Enterprise ops teams manage their cloud landscape through a unified control plane that provides a cohesive and consistent cloud operations experience across environments. It supports core cluster management capabilities like workload scheduling and orchestration, continuous integration and deployment (CI/CD) pipelines, logging, telemetry and federated security.

The goal is to abstract the underlying complexities of the individual cloud service providers (CSPs) and runtimes from the application teams and provide a common interface for ops teams to manage workloads in the enterprise. 

Here are some of the advantages of a unified control plane:

  • Utilize dynamic workload placement strategies across virtual machines, containers or serverless deployments.
  • Enjoy the ability to onboard additional providers or edge locations with minimal effort.
  • Build PaaS capabilities like Function-as-a-Service (FaaS) that are highly available and work across different cloud implementations.
  • Centralize compliance management.

API gateway and service mesh

Architecture patterns like centralized API gateways and service mesh enable transparent management of cloud capabilities like routing, service-to-service communication, security, rate limiting and observability.

The API gateway acts as a unified front door across all regions and is responsible for handling “north-south” traffic functions, including the following:

  • User authentication and authorization
  • Throttling and rate limiting
  • Traffic management
  • API lifecycle management
  • Cloud security guardrails
  • Edge analytics

The service mesh, on the other hand, handles the “east-west” traffic between service dependencies:

  • Secure service-to-service communication in a cluster
  • Traffic management with load balancing, routing rules, retries, failovers, disaster recovery and fault injection
  • Telemetry with metrics, logs and traces for all traffic within a cluster, including cluster egress and ingress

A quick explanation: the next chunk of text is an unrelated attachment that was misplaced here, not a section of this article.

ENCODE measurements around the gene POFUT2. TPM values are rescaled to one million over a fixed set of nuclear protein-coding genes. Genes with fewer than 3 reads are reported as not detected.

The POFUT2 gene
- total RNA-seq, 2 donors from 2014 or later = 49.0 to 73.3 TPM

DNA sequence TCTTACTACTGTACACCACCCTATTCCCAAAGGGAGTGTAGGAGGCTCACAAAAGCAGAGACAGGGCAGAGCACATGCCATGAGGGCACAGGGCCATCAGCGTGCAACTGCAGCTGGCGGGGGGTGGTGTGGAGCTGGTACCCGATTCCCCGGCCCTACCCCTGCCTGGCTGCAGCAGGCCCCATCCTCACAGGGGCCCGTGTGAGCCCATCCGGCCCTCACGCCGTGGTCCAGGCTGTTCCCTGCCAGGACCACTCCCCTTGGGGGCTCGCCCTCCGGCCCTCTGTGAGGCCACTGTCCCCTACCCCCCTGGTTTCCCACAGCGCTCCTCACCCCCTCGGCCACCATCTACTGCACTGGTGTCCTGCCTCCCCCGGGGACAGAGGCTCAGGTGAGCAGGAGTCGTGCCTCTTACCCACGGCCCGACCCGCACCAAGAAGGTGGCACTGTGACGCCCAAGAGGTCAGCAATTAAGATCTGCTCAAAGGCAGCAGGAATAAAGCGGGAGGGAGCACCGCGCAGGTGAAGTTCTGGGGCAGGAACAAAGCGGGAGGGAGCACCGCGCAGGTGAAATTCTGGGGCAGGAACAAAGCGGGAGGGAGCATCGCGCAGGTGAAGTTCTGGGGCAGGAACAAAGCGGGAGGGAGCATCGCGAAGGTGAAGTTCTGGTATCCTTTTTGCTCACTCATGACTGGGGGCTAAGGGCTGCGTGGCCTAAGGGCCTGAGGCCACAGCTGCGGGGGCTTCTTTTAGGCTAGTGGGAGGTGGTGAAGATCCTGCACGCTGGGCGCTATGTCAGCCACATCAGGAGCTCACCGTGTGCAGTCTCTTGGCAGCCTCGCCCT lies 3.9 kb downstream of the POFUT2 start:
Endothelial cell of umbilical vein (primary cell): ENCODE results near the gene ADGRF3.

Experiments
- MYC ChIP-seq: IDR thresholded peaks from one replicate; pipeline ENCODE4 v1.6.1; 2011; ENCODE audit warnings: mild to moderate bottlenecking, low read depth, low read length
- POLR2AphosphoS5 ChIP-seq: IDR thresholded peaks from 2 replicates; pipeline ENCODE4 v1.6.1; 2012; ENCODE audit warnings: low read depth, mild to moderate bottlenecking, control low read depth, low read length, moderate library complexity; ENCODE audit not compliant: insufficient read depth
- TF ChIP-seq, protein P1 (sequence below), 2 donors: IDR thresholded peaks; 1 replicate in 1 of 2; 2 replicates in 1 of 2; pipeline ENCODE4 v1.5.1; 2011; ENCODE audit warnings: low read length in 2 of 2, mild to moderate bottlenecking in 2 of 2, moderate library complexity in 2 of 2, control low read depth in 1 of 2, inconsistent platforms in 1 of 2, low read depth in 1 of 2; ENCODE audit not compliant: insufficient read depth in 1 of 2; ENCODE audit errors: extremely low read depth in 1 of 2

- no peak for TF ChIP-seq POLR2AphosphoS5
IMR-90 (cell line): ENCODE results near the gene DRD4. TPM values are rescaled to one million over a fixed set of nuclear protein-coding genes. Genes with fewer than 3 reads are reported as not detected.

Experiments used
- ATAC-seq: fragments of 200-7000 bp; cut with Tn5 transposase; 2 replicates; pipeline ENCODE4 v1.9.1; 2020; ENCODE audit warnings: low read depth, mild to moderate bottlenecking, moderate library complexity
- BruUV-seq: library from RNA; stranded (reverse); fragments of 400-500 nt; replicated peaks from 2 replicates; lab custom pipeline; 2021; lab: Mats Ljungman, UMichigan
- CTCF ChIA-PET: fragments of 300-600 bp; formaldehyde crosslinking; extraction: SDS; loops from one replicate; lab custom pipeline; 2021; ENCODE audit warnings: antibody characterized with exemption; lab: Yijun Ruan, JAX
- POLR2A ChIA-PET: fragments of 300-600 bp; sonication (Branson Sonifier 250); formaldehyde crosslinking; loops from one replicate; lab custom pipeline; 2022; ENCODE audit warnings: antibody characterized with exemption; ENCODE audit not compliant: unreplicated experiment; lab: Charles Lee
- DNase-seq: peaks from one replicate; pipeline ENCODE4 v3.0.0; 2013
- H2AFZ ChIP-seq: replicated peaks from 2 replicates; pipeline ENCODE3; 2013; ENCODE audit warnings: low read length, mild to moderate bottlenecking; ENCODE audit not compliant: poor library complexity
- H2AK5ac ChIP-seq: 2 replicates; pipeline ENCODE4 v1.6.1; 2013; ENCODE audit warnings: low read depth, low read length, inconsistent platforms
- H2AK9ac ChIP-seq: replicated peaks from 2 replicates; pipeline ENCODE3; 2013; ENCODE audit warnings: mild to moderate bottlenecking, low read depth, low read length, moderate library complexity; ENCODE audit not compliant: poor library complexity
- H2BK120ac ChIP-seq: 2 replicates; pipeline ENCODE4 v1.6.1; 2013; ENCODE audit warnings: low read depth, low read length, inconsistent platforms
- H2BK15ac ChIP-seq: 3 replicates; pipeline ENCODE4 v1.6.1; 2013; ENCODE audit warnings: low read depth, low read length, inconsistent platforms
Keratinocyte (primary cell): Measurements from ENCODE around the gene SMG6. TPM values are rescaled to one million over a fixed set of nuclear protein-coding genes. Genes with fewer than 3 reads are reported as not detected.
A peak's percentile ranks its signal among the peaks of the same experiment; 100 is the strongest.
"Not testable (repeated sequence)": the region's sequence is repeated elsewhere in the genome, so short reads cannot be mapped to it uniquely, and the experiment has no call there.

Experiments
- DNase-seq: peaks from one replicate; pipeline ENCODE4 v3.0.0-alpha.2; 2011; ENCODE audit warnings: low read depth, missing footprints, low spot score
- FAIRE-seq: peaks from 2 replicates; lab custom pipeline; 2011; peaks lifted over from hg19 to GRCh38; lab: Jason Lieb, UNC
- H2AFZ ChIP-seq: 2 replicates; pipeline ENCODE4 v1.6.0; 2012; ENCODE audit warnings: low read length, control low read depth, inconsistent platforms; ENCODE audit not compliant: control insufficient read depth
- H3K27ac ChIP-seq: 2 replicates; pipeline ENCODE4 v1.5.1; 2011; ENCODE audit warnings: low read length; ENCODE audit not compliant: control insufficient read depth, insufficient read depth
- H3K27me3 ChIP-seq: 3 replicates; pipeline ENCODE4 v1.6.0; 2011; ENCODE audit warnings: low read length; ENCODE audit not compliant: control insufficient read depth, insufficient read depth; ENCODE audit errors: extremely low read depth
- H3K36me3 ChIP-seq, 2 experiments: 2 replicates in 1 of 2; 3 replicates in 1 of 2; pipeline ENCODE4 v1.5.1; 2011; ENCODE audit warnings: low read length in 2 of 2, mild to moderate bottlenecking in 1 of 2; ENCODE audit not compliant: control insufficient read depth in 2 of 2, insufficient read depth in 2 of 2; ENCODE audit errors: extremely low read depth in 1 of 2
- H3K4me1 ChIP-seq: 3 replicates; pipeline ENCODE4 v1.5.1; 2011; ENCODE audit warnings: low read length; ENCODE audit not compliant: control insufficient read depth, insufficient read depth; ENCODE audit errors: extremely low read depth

• Distributed traceability to instrument the flow of a request across service boundaries
  • Automated discovery of services

Istio, for example, is an open-source service-mesh layer that directs communication between services according to a predefined configuration provided by cloud administrators. It acts as a sidecar to the Kubernetes orchestration layer and works with containers, invisible to programmers and administrators.


The complexity of hybrid cloud architecture requires a multi-tiered approach at different layers to ensure end-to-end security and protection. 

CSPs like IBM Cloud, Amazon Web Services (AWS), Microsoft Azure and Google Cloud have the responsibility—as per service level agreements (SLAs)—to authenticate and authorize any calls at the perimeter layer, building a firewall around enterprise applications. This includes denial of service protection and adherence to privacy regulations like General Data Protection Regulation (GDPR) and Health Insurance Portability and Accountability Act (HIPAA).

In an on-premises infrastructure, perimeter security can be achieved using API gateways, which secure all API endpoints. Any call from a web service or a mobile application residing outside a data center must be validated and routed through the API gateway.